The Department of History is delighted to announce that doctoral student, Douglas Hunter, has won two of the most prestigious awards offered to students by the federal government. The first is the Vanier Canada Graduate Scholarship, awarded to candidates with exceptional academic and leadership skills, and the SSHRC William E. Taylor Fellowship, awarded each year to the most outstanding SSHRC doctoral award recipient. (Mr. Hunter also won a SSHRC Canada Graduate Scholarship and an Ontario Graduate Studies Scholarship, but declined them in favour of the Vanier.) Doug Hunter is supervised by Professor Carolyn Podruchny.
Doug Hunter’s doctoral dissertation will explore a long history of connections between public and academic history in the field of the “cryptohistory” of European exploration of the New World. While academic historians have regularly criticized the findings of what they call amateur cryptohistorians, they have failed to see how the theories of pre-Columbian European arrivals in North America have been rooted in mainstream historiography. Like more conventional histories, crytohistorical ideas have bolstered the celebration of the racial and cultural superiority of European colonists and later immigrant communities.
Hunter will explore in particular how cryptohistorians have appropriated indigenous records, particularly in rock art, oral traditions, and archaeological material, to support claims of pre-Columbian European visitors. Cryptohistorians have thus put indigenous records in the service of nationalist and racialist subordination of indigenous peoples. This work is crucial to academic historians because it will help illuminate the means by which scholarly histories have been influenced by public prejudices. It will show public historians how the subjects of their studies can have far-reaching political consequences. And most important, Hunter’s proposed work will reveal how both academic and public historians have misused indigenous cultural resources and reinforced colonial subordination in the service of promoting their own self-interests. Hunter’s work will be of great interest to ethnohistorians of indigenous and European contact; anthropologists interested in ethical engagements with indigenous communities; and historians tracing the development of nationalism and racism in 19th- and 20th-century North America. His work will reach beyond the academy and engage with the very public historians who will fall under scrutiny.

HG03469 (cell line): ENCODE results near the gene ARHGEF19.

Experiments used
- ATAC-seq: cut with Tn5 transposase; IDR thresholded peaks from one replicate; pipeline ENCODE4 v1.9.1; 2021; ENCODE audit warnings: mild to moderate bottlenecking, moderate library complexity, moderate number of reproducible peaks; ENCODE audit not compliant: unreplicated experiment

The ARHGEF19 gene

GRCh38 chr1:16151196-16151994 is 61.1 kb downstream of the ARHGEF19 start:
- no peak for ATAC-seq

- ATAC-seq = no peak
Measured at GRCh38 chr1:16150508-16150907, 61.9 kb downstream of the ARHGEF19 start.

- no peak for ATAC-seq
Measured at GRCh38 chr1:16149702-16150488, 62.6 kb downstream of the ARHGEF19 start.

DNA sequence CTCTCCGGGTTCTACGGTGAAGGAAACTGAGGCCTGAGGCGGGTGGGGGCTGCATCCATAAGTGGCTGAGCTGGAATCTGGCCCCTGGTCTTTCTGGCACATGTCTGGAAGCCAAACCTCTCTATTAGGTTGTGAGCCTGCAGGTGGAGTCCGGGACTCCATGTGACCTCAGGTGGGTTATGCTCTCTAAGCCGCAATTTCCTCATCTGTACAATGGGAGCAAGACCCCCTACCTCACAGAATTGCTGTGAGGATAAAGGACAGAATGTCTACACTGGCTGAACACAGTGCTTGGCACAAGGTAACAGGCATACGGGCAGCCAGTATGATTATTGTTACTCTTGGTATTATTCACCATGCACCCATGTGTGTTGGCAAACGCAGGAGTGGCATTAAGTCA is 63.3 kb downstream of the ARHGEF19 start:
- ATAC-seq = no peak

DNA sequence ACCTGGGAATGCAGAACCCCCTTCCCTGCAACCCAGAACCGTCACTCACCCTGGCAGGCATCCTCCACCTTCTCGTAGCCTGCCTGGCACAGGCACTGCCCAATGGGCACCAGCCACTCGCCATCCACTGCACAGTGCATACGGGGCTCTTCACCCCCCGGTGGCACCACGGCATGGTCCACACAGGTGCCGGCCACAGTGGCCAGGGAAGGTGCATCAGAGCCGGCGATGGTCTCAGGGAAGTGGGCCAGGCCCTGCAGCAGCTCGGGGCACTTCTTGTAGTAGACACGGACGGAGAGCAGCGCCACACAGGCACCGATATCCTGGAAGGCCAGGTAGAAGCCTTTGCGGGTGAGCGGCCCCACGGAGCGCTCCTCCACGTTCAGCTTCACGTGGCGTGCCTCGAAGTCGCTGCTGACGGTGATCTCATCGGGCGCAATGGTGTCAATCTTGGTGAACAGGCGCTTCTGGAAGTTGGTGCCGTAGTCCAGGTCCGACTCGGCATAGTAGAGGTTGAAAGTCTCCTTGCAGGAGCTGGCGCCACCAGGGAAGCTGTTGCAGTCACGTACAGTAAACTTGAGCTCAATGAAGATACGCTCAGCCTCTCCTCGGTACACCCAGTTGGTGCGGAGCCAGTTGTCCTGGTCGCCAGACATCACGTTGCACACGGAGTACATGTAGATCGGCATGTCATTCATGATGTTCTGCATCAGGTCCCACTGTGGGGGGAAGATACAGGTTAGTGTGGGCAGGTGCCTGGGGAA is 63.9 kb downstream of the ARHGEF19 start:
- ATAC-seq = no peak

Doug has had a remarkable career as a public historian, journalist, cartographer, and artist. Author of six history books on topics as divergent as hockey, Canadian business, and North American exploration, as well as significant articles on historians and historical artefacts, Mr. Hunter’s work has been widely recognized and cited. In 2002 he won the National Business Book Award for his book The Bubble and the Bear: How Nortel Burst the Canadian Dream (Toronto: Doubleday Canada, 2002) and his book God’s Mercies: Rivalry, Betrayal, and the Dream of Discovery (Toronto: Doubleday Canada, 2007) was
short-listed for both the Governor General’s Literary Awards- Non Fiction 2008 and the Nereus Writers’ Trust Non Fiction Prize 2007. Three of his books, including God’s Mercies (on Henry Hudson and Samuel de Champlain), Half Moon: Henry Hudson and the Voyage that Redrew the Map of the New World (New York: Bloomsbury Press, 2009) and The Race to the New World: Christopher Columbus, John Cabot and the Lost History of Discovery (New York: Palgrave Macmillan, September 2011 and Vancouver: Douglas & McIntyre, March 2012), provide impressive background for his doctoral project on cryptohistory in North American exploration historiography. He will also publish Double Double, an exploration of the business and cultural phenomenon of Tim Hortons, with Harper Collins Canada this fall.
Praise for his books notes his passion, extensive research and able use of evidence, insight, elegant writing, and accomplished storytelling abilities. During the course of his research and writing, he has developed collegial relationships with a wide range of both academic and public historians and writers. His insights into the relationship between Samuel de Champlain’s published ideas on exploration and colonization and the theories of Englishman Edward Hayes are the subject of a dedicated appendix in the Champlain before 1604, by Conrad E. Heidenreich and K. Janet Ritch (McGill-Queen’s University
To learn more about Doug, visit his website.